viola

  • Chilean Viola Music

     

    Mobili: Music for Viola and Piano from Chile
    Georgina Isabel Rossi, viola.  Silvie Cheng, piano.
    New Focus FCR268
    Total Time:  69:02
    Recording:   ****/****
    Performance: ****/****

    Mobili takes its title from a significant work by Juan Orrego-Salas (1919-2019) that anchors this collection of music for viola by Chilean composers.  Violist Georgina Isabel Rossi’s program is a blend of works from the 1960s and the 21st Century exploring work by six composers.  Rossi is a Chilean-born performer who has performed throughout the Americas and is currently a member of the Hartford Symphony Orchestra.  She is joined here by Silvie Cheng who is known for her championing of new music and has recorded with her brother on the audite label.

    The program is organized with the opening five works being shorter pieces and the larger multi-movement work serving as the conclusion with a brief encore-like piece to wrap things off.  Two pieces by Rafael Diaz (b.1962) open the album.  The first of these, Habra alguien que en sus manos sostenga este caer? (2009), is for amplified viola and uses a prayer-like folk melody from the Andes’ indigenous Pewenche people.  The arc of the piece is related to the “sonorities” of prayer and opens with a ascending cry that will shift to a more lyrical, contemplative section.  The outlines of the viola line suggest landscapes and there are musical gestures to also indicate bird calls.  The Chilean landscape also informs Diaz’s In the Depths of My Distance Your House Emerges (2013).  The composer’s ethnomusicological exploration of indigenous music is also present in this work.

    The earliest work on the album is Carlos Botto’s (1923-2004) Fantaisie, Op, 15 (1962).  His work is among those combining modernist tendencies and references to more traditional forms and genres, of which this work is a fine example.  The open piano harmonies provide a careful underpinning of the almost romantic-like emotion of the solo line that moves into more intense segments as the motives of the piece are unpacked and explored in the work which has an excellent dramatic engagement whose episodic nature allows for a variety of challenges to overcome.  Federico Heinlein (1912-1999) counts among his teachers Nadia Boulanger.  His output focuses on poetic settings with the instrumental works often referencing poetry.  That is the case for his Duo “Do Not Go Gentle” (1985) which takes inspiration from a Dylan Thomas poem.  There are some really beautiful, folk-like romantic lines that provide a warm, emotional core to this music.   Tololo (2011) wraps up this first part of the program.  Originally for viola and string orchestra, this David Cortes (b. 1985) work takes its inspiration from the home of an important observatory on Mount Tololo.  The music follows the imagination of seeing through a telescope with its ability to see far and zoom in for new detail.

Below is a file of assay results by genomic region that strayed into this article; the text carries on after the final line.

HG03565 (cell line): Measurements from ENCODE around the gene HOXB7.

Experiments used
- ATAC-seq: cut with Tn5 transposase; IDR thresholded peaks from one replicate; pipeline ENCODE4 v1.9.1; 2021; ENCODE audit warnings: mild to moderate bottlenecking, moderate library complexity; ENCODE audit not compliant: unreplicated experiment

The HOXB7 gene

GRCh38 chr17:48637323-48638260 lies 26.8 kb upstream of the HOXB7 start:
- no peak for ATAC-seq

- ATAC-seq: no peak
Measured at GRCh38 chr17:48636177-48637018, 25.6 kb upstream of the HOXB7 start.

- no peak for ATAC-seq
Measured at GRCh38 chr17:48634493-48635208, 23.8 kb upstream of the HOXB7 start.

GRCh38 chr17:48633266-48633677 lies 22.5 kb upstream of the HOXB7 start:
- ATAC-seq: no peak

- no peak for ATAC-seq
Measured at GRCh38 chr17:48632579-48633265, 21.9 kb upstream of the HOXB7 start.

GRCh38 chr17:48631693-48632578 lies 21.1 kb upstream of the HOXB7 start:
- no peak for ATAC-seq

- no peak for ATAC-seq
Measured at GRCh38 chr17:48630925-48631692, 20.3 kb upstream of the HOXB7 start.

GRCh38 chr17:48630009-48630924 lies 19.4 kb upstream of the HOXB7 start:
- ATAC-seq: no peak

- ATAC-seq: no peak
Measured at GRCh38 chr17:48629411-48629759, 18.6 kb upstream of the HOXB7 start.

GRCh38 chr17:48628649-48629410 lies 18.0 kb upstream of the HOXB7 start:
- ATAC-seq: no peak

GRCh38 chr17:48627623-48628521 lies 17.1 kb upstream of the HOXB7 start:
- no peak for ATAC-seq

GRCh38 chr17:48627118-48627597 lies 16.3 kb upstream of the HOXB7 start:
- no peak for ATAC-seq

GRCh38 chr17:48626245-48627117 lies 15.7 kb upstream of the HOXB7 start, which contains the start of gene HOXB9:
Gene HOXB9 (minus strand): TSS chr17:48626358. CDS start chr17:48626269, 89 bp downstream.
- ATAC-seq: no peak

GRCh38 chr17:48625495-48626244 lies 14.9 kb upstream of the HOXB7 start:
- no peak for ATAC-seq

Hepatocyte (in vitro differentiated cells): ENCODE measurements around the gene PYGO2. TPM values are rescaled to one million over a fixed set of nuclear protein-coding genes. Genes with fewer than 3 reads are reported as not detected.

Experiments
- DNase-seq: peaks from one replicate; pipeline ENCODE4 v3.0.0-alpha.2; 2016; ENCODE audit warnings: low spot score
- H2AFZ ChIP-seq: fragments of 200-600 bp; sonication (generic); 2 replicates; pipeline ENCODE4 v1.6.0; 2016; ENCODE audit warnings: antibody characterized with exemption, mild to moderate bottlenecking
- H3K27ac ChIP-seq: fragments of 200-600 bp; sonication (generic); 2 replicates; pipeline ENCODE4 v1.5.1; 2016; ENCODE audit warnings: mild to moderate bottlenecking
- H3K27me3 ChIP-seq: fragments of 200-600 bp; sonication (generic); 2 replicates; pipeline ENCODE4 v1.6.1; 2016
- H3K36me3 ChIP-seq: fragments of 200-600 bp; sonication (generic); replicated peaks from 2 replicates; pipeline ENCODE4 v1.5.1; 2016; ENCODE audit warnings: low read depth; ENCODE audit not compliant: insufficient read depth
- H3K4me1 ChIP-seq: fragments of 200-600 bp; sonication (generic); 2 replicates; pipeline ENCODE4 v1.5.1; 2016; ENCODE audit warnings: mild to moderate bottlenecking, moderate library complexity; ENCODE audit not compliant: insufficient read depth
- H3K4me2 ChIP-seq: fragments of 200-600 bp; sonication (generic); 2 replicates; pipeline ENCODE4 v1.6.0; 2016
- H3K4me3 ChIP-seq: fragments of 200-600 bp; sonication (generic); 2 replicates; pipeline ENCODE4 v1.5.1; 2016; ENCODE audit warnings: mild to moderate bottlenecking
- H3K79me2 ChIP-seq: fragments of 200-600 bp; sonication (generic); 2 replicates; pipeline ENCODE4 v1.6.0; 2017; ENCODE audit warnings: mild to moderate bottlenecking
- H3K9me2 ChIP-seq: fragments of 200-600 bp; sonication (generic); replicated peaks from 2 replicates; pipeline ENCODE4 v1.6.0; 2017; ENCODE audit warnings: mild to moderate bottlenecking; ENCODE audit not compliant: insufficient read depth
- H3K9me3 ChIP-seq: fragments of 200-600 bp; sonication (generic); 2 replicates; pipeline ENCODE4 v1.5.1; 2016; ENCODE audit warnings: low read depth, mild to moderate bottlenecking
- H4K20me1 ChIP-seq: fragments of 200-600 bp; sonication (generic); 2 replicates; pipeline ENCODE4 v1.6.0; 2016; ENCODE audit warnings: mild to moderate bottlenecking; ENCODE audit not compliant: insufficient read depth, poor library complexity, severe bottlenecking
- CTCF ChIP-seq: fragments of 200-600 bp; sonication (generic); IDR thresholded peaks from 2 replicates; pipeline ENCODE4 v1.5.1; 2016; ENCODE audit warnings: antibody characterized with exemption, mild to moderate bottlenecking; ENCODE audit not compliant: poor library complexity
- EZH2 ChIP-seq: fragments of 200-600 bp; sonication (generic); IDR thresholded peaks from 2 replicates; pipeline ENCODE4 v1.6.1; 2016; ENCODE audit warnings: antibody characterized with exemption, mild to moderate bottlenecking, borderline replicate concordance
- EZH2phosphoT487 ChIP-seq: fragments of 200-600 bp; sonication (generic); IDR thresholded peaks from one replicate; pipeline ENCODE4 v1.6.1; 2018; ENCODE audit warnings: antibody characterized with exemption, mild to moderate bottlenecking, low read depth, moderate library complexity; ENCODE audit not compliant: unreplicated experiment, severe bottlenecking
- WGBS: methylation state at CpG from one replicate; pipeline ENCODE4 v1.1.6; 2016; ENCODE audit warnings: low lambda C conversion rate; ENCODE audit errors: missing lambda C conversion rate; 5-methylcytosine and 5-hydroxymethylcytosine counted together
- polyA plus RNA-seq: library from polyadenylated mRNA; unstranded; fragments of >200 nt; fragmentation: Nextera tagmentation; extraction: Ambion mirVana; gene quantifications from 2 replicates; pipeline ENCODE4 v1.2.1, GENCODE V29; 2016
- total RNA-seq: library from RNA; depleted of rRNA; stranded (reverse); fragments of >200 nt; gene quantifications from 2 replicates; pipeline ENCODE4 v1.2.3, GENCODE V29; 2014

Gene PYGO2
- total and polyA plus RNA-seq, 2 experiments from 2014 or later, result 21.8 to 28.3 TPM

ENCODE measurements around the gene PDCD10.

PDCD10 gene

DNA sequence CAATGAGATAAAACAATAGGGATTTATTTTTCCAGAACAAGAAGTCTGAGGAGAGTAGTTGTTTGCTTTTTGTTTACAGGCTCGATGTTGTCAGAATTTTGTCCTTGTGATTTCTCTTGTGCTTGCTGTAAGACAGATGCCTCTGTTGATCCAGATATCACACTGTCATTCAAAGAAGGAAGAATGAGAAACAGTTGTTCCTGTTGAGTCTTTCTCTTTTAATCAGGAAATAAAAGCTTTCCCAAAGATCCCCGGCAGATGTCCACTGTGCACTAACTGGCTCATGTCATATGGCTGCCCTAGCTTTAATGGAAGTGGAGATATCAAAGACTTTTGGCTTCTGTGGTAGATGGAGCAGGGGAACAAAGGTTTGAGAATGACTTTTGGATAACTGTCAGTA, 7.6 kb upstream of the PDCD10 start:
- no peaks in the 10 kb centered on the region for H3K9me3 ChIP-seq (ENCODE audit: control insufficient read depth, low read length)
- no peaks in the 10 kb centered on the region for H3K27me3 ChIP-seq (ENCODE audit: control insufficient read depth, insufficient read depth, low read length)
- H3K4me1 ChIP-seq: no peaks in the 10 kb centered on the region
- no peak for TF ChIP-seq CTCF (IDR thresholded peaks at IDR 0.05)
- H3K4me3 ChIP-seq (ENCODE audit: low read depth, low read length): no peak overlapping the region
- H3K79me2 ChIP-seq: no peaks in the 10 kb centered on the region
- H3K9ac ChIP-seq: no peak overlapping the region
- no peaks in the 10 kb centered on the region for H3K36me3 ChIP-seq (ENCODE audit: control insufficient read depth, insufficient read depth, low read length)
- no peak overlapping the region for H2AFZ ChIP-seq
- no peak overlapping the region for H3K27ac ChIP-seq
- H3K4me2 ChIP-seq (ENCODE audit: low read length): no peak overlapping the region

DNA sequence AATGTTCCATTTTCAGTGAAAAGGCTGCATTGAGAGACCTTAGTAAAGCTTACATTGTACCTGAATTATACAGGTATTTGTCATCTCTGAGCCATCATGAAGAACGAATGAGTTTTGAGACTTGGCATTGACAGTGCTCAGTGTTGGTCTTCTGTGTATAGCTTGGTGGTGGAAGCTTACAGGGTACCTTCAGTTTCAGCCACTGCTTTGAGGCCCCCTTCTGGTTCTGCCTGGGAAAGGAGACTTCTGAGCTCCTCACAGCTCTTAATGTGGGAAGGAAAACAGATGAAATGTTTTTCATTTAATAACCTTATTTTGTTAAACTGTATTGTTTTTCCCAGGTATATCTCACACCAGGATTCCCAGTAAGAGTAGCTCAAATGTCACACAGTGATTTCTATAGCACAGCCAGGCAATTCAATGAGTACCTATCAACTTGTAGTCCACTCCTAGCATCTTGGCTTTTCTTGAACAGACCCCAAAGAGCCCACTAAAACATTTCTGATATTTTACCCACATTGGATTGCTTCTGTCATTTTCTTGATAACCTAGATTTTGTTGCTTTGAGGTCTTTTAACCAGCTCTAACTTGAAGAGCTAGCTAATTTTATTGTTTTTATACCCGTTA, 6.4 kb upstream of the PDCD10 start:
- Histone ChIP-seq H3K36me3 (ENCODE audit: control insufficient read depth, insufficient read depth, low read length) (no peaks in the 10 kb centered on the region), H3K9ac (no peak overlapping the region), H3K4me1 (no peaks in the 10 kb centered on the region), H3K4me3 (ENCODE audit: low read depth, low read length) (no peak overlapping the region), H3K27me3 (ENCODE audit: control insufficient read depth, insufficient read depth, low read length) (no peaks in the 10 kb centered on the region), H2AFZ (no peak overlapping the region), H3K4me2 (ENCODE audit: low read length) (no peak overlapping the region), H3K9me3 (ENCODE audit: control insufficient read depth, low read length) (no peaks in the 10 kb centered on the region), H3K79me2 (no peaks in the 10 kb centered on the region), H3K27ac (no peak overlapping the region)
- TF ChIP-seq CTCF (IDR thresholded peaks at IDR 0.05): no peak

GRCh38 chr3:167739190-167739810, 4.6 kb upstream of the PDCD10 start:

Mobili, Op. 63 is a four-movement work by Orrego-Salas (1967).  The first movement has a sparse piano accompaniment and focuses on a long, lyrical line that grows slowly upward.  The piano tends to provide signposts and will then revisit the material from the solo line, expanding the harmonic tension.  “Discontinuo” is a contrasting movement of jagged and angular writing.  Interaction between the soloist becomes heightened here adding to a sense of unease that keeps things on edge.  In “Ricorrente”, seems to blend a seeking out and have a veiled reference to ricercare, with its somewhat staggered commentary between the soloist and piano.  The motivic idea introduced is expanded and explored between the two which sometimes come together.  The longest movement of the four, it seems to also hold a stronger emotional core which is mined well here by Rossi.  Things are wrapped up with a brilliant “Perpetuo” movement to provide more technical and virtuosic challenges.

    As a bonus track, the program concludes with a transcription of the song El Sampredrino (1968) by the composer often called the Argentinean Schubert, Carlos Guastavino (1912-2000).  His music fits into the more folk-inspired styles (a la Ginastera) with nods to the post-romantics.  It makes for a touching conclusion.